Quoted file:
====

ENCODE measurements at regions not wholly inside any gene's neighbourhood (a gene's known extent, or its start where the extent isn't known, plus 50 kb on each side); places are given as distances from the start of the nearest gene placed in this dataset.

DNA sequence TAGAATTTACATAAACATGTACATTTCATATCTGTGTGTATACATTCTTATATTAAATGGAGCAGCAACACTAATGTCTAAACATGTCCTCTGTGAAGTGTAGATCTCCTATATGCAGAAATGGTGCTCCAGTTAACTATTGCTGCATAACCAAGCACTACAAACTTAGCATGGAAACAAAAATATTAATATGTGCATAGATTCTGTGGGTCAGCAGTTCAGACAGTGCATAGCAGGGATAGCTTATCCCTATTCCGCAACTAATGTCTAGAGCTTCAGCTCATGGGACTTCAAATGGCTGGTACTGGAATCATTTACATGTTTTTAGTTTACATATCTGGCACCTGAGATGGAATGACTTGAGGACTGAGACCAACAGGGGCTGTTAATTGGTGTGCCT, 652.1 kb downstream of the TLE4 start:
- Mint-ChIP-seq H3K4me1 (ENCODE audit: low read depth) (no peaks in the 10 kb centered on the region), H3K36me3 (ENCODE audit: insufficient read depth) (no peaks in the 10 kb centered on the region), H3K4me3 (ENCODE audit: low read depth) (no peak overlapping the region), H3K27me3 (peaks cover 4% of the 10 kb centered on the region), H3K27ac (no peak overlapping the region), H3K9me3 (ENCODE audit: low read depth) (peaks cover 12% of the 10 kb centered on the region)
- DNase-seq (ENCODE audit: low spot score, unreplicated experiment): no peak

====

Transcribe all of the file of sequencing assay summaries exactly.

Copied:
ENCODE measurements at regions not wholly inside any gene's neighbourhood (a gene's known extent, or its start where the extent isn't known, plus 50 kb on each side); places are given as distances from the start of the nearest gene placed in this dataset.

DNA sequence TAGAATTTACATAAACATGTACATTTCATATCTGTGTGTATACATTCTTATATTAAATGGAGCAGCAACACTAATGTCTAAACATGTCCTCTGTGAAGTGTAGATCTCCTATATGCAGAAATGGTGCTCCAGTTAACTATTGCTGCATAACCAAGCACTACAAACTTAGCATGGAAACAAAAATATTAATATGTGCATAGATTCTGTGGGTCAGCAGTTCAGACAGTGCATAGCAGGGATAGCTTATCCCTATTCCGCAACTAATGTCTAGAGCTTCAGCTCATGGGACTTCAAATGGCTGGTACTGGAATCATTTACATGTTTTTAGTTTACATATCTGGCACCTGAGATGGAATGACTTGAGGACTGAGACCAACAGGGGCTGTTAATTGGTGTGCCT, 652.1 kb downstream of the TLE4 start:
- Mint-ChIP-seq H3K4me1 (ENCODE audit: low read depth) (no peaks in the 10 kb centered on the region), H3K36me3 (ENCODE audit: insufficient read depth) (no peaks in the 10 kb centered on the region), H3K4me3 (ENCODE audit: low read depth) (no peak overlapping the region), H3K27me3 (peaks cover 4% of the 10 kb centered on the region), H3K27ac (no peak overlapping the region), H3K9me3 (ENCODE audit: low read depth) (peaks cover 12% of the 10 kb centered on the region)
- DNase-seq (ENCODE audit: low spot score, unreplicated experiment): no peak